I want a VW Polo. No, I want a Golf. Actually, I’d like a Tiguan, but I can’t afford it yet. I know! I’m getting a VW Golf V Plus. VW Golf V Plus is the most brilliant car to come out of the VW gates in the mid 2000s.

Launched in 2005 as a cousin to the Golf but also as a smaller VW Touran, the VW Golf V Plus comes with perhaps the most innovative way of designing a new car. Basically, it’s taken space and sheet metal out of the boot and put it on the roof. So the VW Golf V Plus is taller than a normal Golf V but has a boot worthy of the VW Polo.

Basically, you have a family car, a mini-MVP, but without the boot. And with a Tiguan interior because the Golf V interior has no place in a Golf V Plus.



Why is the Golf V Plus a brilliant car to buy in 2022?

  • Because it’s cheaper than a Golf V. A lot of people weren’t convinced by the bulging, bootless look of this edition of the Golf. Very few bought it new, and even fewer bought it used. This led to massive depreciation and thus it becomes a good, cheap VW.
  • The Golf V Plus isn’t the most practical or good-looking car, but it’s certainly one of the most comfortable cars you can sit in. The high seating position, acres of interior space and the fact that most models come almost as tuned as the Sasha Grey make the VW Golf V Plus an excellent car for young people.
  • The engines and drivetrain are identical to the Golf V, one of the most popular cars. Parts can be found absolutely everywhere, no matter how obscure. And if you have issues with the plastics in the dashboard, you can always look for the Tiguan. Moreover, it also has Golf V-specific issues so there is ample documentation on the internet about absolutely every possible and impossible situation.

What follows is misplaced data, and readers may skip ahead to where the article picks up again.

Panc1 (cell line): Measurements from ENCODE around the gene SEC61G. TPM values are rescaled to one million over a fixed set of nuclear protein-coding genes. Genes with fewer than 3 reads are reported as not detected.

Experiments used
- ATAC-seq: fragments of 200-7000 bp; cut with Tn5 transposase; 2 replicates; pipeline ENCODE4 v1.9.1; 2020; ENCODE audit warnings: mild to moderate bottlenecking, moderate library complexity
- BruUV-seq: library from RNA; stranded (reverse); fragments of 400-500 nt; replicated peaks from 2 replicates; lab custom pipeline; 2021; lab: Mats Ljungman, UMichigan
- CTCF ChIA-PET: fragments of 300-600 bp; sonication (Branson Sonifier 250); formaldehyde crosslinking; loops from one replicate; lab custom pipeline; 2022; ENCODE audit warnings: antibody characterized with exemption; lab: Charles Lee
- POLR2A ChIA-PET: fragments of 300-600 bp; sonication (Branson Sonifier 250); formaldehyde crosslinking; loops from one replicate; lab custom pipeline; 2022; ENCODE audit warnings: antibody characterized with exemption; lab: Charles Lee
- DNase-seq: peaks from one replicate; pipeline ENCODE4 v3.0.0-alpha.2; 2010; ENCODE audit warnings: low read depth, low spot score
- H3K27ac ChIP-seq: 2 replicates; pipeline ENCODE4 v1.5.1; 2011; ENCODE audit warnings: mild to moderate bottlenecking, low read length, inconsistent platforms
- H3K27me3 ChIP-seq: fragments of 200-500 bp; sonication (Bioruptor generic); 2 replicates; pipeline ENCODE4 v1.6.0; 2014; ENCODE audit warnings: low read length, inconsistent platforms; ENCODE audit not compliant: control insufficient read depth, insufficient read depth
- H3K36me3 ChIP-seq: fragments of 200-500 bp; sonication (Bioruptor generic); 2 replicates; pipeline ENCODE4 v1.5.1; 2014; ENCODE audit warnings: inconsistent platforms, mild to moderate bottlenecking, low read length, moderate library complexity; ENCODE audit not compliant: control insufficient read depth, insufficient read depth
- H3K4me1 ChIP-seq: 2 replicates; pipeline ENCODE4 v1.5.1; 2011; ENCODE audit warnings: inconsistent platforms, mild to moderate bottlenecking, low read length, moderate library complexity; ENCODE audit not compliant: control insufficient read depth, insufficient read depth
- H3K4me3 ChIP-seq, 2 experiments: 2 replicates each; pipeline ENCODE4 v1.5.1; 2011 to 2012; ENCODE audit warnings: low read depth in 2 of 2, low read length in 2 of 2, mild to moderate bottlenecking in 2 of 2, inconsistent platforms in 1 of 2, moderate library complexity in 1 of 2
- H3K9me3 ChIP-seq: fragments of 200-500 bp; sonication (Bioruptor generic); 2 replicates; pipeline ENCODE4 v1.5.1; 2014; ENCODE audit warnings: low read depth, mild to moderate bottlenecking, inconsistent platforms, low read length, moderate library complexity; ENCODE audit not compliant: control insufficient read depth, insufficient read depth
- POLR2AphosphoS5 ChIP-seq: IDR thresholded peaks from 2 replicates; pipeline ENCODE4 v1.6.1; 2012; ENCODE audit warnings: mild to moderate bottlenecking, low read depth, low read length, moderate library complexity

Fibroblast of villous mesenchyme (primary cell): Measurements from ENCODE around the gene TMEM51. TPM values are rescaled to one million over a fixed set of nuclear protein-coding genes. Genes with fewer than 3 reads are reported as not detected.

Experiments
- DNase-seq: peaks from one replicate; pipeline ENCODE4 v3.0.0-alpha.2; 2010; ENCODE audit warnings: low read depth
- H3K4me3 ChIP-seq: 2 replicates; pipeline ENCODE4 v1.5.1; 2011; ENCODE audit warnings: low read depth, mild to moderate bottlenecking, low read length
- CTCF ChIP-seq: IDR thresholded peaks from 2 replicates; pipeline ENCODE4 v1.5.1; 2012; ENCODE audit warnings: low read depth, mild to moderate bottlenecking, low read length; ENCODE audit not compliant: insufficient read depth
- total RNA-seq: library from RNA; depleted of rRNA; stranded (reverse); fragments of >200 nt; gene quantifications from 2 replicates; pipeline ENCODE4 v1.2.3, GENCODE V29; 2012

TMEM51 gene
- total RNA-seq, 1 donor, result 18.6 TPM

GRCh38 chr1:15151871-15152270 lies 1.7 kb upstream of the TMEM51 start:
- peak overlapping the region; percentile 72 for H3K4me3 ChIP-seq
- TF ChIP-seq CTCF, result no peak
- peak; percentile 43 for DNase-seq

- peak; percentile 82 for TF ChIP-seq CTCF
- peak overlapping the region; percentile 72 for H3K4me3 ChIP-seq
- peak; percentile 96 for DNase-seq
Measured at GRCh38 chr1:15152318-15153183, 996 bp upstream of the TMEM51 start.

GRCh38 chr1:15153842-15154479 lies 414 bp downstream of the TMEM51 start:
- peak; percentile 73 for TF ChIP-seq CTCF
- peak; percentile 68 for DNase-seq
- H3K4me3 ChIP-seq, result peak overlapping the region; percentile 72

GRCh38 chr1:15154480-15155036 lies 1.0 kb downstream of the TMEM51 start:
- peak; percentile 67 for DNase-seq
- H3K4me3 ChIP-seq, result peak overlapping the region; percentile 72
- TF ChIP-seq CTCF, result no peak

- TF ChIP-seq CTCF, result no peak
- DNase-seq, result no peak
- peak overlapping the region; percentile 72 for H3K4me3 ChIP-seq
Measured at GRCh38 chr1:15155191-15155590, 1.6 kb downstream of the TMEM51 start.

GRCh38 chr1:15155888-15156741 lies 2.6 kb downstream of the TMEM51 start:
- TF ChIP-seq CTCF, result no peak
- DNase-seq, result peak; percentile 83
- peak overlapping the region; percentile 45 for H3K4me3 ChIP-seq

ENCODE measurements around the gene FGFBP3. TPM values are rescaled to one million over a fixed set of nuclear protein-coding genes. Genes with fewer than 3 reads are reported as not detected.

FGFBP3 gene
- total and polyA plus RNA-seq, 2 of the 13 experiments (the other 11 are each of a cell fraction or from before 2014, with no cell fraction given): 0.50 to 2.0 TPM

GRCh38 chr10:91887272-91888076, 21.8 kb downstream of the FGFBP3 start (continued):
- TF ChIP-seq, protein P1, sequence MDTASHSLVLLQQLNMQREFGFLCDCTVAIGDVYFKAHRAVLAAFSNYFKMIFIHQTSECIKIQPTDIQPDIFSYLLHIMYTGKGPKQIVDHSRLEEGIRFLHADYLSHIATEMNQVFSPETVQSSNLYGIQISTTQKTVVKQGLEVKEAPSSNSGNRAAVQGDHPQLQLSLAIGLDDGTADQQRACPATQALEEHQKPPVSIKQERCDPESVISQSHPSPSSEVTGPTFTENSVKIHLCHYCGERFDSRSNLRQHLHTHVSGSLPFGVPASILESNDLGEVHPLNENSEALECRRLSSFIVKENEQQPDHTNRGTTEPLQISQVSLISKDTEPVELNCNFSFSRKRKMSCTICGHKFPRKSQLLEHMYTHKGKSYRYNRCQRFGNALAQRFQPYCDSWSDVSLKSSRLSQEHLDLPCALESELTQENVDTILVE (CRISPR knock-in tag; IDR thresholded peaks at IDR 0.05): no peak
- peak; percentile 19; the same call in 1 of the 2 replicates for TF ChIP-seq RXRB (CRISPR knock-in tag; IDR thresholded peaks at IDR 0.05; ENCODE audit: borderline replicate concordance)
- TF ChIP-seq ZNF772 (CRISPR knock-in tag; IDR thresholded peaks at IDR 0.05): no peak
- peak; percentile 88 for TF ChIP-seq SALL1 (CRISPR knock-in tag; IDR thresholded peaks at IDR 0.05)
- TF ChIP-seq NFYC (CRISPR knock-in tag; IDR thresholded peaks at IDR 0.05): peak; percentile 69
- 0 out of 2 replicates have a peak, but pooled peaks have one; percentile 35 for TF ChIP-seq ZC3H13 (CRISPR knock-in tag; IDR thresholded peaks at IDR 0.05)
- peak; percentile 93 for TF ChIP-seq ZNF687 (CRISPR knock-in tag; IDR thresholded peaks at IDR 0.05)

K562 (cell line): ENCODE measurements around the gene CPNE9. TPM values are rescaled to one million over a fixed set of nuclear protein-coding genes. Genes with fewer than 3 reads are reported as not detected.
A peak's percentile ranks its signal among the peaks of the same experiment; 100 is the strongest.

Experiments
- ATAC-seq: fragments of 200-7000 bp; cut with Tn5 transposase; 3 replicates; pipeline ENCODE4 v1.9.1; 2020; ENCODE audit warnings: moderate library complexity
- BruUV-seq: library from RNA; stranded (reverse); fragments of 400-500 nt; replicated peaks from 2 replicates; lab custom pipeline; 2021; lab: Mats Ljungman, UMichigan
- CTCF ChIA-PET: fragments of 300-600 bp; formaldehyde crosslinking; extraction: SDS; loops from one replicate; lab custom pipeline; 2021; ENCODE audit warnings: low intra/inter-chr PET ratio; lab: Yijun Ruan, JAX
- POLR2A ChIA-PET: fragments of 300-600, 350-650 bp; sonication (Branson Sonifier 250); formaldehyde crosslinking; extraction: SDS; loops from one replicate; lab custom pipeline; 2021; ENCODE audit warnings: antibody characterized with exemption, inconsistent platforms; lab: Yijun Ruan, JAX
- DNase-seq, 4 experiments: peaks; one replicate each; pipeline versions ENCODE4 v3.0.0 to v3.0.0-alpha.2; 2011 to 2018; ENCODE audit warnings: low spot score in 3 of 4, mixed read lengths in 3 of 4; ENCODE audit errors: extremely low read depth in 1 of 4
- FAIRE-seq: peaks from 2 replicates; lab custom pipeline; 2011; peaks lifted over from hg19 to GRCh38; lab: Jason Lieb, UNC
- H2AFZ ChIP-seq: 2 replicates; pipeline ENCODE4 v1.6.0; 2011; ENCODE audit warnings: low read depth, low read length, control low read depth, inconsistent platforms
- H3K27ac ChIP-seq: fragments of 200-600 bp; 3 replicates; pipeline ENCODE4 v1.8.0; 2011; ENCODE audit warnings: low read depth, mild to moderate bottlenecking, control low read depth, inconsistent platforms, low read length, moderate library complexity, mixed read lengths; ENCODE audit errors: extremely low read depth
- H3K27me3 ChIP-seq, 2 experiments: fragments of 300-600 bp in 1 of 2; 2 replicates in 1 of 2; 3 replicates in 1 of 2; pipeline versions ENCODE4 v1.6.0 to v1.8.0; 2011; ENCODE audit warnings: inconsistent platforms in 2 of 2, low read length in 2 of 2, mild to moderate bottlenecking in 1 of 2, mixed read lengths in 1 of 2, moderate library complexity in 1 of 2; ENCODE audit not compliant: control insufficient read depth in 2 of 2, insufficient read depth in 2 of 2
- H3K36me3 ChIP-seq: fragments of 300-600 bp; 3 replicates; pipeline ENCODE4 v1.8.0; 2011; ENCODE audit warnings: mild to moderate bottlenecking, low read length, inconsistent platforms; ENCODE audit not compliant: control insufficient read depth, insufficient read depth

VW Golf V Plus Engines


  • 1.4 MPI of 75 and 80 horsepower – This engine barely copes with the Golf body, for the Golf Plus you’ll already have to push it. A decent engine for the city, but not recommended for the country roads.
  • 1.4 TSI of 122 horsepower  – That famous 1.4 TSI with the timing chain tensioner issue. A decent engine otherwise, except you have to pay close attention to the timing chain and the metallic and dodgy sounds in the morning when you start the car.
  • 1.4 TSI  of 160 horsepower – Besides the timing issue, the 1.4 TSI “TwinCharger” has both turbocharging and supercharging. One of VW’s worst engines on the reliability front. But at least it’s the most muscular in the class and can convince your passengers to never ride with you again.
  • 1.6 MPI of 102 horsepower  – The old 1.6 MPI launched in 1997 on the Skoda Octavia and Golf III, this living monument to reliability only needs the coil packs changed occasionally and that’s about it. Simple, reliable, decently powerful and with fuel consumption of around 10 litres per 100 kms of urban jungle. Avoid the automatic version because it doesn’t come with DSG (it’s the only engine on the VW Golf V Plus that doesn’t come with DSG) but with an old-fashioned automatic gearbox that’s as good as herpes.